South Korean stocks slumped for a second straight session Friday after the country’s daily COVID-19 cases hit a record high, erasing gains from easing fears over China Evergrande Group’s debt crisis. The Korean won fell against the U.S. dollar.
The benchmark Korea Composite Stock Price Index (KOSPI) retreated 2.34 points, or 0.07 percent, to close at 3,125.24 points.
Trading volume was moderate at about 738 million shares worth some 12.3 trillion won (US$10.4 billion), with gainers outnumbering losers 499 to 372.
Foreigners bought a net 77 billion won worth of stocks, while institutions sold 342 billion won. Retail investors purchased a net 256 billion won.
Stocks got off to a solid start as investors are monitoring the risks from the massive US$310 billion debt of China’s Evergrande Group.
Market fears eased somewhat after the giant property developer announced it will pay interest to bondholders in China.
Overnight, the Dow Jones Industrial Average advanced 1.48 percent and the tech-heavy Nasdaq composite added 1.04 percent. The S&P 500 gained 1.21 percent.
The KOSPI lost ground in the late morning, however, following reports that South Korea’s daily coronavirus cases reached an all-time high of 2,434 on Friday. The mass migration during the Chuseok holiday caused the virus to surge across the country.
“The Evergrande debt crisis seems to have evaded its worst scenario, but it is still being taken as a major discount factor in the local markets,” said Eugene Investment & Securities analyst Huh Jae-hwan.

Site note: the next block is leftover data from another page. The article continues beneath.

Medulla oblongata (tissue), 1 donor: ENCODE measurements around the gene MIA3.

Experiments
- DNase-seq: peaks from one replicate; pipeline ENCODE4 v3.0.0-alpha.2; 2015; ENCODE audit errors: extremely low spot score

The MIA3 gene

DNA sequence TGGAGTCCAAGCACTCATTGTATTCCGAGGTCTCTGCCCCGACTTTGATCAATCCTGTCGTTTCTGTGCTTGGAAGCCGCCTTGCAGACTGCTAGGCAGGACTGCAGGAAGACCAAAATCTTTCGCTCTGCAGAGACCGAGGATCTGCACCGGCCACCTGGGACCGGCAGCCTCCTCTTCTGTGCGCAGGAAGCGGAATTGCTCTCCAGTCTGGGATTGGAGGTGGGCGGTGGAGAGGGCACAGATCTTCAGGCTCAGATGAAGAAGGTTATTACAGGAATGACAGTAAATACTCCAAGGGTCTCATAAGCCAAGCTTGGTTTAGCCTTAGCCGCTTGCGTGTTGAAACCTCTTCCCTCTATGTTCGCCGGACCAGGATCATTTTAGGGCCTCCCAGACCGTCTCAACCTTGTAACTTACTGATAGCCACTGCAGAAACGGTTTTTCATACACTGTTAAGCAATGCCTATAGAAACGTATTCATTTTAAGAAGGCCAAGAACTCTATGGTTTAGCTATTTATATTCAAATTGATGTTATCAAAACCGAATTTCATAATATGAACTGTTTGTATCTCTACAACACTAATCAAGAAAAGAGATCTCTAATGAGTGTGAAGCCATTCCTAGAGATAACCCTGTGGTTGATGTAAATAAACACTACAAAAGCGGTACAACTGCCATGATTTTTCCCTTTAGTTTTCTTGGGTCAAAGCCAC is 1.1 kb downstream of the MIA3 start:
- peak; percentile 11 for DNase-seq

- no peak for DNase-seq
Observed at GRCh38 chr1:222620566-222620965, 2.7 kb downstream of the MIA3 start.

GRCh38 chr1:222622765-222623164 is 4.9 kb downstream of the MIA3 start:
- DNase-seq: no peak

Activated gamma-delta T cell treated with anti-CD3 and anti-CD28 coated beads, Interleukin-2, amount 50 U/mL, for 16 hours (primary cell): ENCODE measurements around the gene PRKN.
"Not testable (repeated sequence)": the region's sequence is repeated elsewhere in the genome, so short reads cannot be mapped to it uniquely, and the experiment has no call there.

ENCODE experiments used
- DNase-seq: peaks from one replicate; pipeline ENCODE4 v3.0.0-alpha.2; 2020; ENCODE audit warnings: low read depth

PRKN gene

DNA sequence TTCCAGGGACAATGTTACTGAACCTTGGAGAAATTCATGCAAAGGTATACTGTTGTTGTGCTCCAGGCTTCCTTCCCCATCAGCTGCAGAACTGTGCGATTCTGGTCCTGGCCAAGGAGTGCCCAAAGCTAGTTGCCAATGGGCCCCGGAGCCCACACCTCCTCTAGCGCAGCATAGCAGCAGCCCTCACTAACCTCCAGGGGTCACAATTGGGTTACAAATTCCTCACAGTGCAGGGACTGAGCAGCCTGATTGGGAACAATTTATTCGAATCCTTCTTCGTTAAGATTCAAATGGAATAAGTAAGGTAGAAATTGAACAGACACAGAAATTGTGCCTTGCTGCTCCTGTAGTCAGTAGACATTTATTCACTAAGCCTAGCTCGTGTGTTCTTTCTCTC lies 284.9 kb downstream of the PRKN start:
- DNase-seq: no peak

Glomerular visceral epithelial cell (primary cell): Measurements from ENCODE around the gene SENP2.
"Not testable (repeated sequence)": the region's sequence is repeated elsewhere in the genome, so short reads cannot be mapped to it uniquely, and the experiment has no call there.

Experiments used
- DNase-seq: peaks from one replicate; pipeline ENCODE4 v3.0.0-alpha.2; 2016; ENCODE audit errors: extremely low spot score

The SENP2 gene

Top cap Samsung Electronics edged down 0.13 percent to 77,300 won, and No. 2 chipmaker SK hynix decreased 1.42 percent to 104,000 won.
Internet portal operator Naver gained 1.38 percent to 405,500 won, while pharmaceutical giant Samsung Biologics climbed 0.22 percent to 922,000 won.
Leading chemical firm LG Chem inched up 0.13 percent to 761,000 won, and top automaker Hyundai Motor retreated 0.72 percent to 207,000 won. Top bank stock Kakao Bank jumped 3.92 percent to 69,000 won.
The local currency closed at 1,176.5 won against the U.S. dollar, down 1 won from the previous session’s close.
Bond prices, which move inversely to yields, closed lower. The yield on three-year Treasurys rose 1.7 basis points to 1.575 percent, and the return on the benchmark five-year government bond added 4.4 basis points to 1.859 percent.